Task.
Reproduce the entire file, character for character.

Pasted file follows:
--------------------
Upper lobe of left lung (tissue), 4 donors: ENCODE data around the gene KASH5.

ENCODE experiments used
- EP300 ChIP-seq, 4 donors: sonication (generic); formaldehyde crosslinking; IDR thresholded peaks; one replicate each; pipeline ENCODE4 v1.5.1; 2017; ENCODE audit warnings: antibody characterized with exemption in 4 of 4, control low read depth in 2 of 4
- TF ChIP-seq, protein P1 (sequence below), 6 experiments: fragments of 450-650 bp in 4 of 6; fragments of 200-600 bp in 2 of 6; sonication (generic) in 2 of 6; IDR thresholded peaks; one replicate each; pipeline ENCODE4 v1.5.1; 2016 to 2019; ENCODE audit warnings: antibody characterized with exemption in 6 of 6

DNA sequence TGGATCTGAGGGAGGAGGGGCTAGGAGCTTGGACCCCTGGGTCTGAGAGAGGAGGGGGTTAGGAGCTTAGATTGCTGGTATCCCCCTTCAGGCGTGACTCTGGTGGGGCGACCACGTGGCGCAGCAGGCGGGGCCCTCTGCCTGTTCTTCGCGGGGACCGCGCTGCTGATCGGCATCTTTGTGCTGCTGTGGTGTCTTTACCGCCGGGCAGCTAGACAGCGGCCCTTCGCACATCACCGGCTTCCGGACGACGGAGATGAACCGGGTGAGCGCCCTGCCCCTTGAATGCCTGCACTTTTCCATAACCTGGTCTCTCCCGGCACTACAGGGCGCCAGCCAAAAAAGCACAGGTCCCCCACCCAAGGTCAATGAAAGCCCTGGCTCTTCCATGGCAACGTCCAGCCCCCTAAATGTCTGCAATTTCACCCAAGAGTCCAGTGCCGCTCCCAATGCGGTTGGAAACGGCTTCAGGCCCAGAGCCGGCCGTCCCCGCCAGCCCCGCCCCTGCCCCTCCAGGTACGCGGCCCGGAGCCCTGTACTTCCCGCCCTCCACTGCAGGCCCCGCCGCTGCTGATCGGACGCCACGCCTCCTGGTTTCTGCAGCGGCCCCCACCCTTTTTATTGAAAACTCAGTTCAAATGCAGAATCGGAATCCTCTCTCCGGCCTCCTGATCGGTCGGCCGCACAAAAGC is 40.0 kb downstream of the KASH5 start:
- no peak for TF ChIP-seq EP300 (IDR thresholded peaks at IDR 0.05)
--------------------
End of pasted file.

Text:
Upper lobe of left lung (tissue), 4 donors: ENCODE data around the gene KASH5.

ENCODE experiments used
- EP300 ChIP-seq, 4 donors: sonication (generic); formaldehyde crosslinking; IDR thresholded peaks; one replicate each; pipeline ENCODE4 v1.5.1; 2017; ENCODE audit warnings: antibody characterized with exemption in 4 of 4, control low read depth in 2 of 4
- TF ChIP-seq, protein P1 (sequence below), 6 experiments: fragments of 450-650 bp in 4 of 6; fragments of 200-600 bp in 2 of 6; sonication (generic) in 2 of 6; IDR thresholded peaks; one replicate each; pipeline ENCODE4 v1.5.1; 2016 to 2019; ENCODE audit warnings: antibody characterized with exemption in 6 of 6

DNA sequence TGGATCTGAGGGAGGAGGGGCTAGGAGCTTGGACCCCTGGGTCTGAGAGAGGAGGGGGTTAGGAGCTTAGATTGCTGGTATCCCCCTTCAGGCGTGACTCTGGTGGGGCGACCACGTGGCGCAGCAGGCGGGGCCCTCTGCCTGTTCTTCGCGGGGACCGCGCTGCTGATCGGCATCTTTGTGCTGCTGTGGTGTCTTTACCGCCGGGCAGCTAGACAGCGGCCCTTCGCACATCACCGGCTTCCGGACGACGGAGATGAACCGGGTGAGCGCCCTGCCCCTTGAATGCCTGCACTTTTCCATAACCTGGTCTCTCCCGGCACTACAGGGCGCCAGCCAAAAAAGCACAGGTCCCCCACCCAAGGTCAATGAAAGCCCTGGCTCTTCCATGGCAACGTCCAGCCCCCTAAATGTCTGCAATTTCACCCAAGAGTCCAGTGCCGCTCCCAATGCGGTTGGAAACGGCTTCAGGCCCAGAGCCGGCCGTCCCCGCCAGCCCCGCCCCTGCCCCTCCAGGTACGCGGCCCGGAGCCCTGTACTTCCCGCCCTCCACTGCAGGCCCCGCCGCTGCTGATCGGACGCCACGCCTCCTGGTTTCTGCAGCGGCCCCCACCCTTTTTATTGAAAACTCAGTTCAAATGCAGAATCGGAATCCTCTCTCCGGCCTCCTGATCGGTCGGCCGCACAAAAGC is 40.0 kb downstream of the KASH5 start:
- no peak for TF ChIP-seq EP300 (IDR thresholded peaks at IDR 0.05)